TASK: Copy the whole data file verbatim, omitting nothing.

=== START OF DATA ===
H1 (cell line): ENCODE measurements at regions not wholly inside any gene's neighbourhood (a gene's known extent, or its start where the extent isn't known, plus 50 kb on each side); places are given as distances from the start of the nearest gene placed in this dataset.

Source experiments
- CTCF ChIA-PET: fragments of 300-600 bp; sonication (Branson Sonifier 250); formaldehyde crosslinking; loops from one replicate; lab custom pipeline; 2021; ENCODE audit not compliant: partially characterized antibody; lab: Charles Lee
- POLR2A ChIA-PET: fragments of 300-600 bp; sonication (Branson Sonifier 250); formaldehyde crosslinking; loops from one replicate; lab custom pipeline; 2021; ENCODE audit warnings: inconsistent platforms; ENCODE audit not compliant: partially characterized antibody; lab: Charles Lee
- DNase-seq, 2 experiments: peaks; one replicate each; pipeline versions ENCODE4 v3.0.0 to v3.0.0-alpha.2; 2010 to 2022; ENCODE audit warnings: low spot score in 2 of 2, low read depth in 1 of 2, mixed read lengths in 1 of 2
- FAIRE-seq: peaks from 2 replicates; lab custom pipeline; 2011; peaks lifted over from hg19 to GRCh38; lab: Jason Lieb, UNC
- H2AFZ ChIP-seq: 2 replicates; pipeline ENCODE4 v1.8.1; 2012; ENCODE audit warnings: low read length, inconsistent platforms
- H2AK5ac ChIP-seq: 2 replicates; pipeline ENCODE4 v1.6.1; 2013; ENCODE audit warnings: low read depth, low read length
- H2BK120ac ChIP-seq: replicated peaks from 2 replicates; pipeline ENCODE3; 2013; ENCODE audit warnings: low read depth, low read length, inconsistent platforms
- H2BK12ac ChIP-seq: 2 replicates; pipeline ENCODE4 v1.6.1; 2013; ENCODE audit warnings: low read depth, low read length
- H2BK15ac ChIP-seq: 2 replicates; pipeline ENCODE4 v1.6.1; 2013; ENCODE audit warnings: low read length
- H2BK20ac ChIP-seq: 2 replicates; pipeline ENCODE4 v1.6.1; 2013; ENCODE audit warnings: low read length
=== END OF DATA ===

H1 (cell line): ENCODE measurements at regions not wholly inside any gene's neighbourhood (a gene's known extent, or its start where the extent isn't known, plus 50 kb on each side); places are given as distances from the start of the nearest gene placed in this dataset.

Source experiments
- CTCF ChIA-PET: fragments of 300-600 bp; sonication (Branson Sonifier 250); formaldehyde crosslinking; loops from one replicate; lab custom pipeline; 2021; ENCODE audit not compliant: partially characterized antibody; lab: Charles Lee
- POLR2A ChIA-PET: fragments of 300-600 bp; sonication (Branson Sonifier 250); formaldehyde crosslinking; loops from one replicate; lab custom pipeline; 2021; ENCODE audit warnings: inconsistent platforms; ENCODE audit not compliant: partially characterized antibody; lab: Charles Lee
- DNase-seq, 2 experiments: peaks; one replicate each; pipeline versions ENCODE4 v3.0.0 to v3.0.0-alpha.2; 2010 to 2022; ENCODE audit warnings: low spot score in 2 of 2, low read depth in 1 of 2, mixed read lengths in 1 of 2
- FAIRE-seq: peaks from 2 replicates; lab custom pipeline; 2011; peaks lifted over from hg19 to GRCh38; lab: Jason Lieb, UNC
- H2AFZ ChIP-seq: 2 replicates; pipeline ENCODE4 v1.8.1; 2012; ENCODE audit warnings: low read length, inconsistent platforms
- H2AK5ac ChIP-seq: 2 replicates; pipeline ENCODE4 v1.6.1; 2013; ENCODE audit warnings: low read depth, low read length
- H2BK120ac ChIP-seq: replicated peaks from 2 replicates; pipeline ENCODE3; 2013; ENCODE audit warnings: low read depth, low read length, inconsistent platforms
- H2BK12ac ChIP-seq: 2 replicates; pipeline ENCODE4 v1.6.1; 2013; ENCODE audit warnings: low read depth, low read length
- H2BK15ac ChIP-seq: 2 replicates; pipeline ENCODE4 v1.6.1; 2013; ENCODE audit warnings: low read length
- H2BK20ac ChIP-seq: 2 replicates; pipeline ENCODE4 v1.6.1; 2013; ENCODE audit warnings: low read length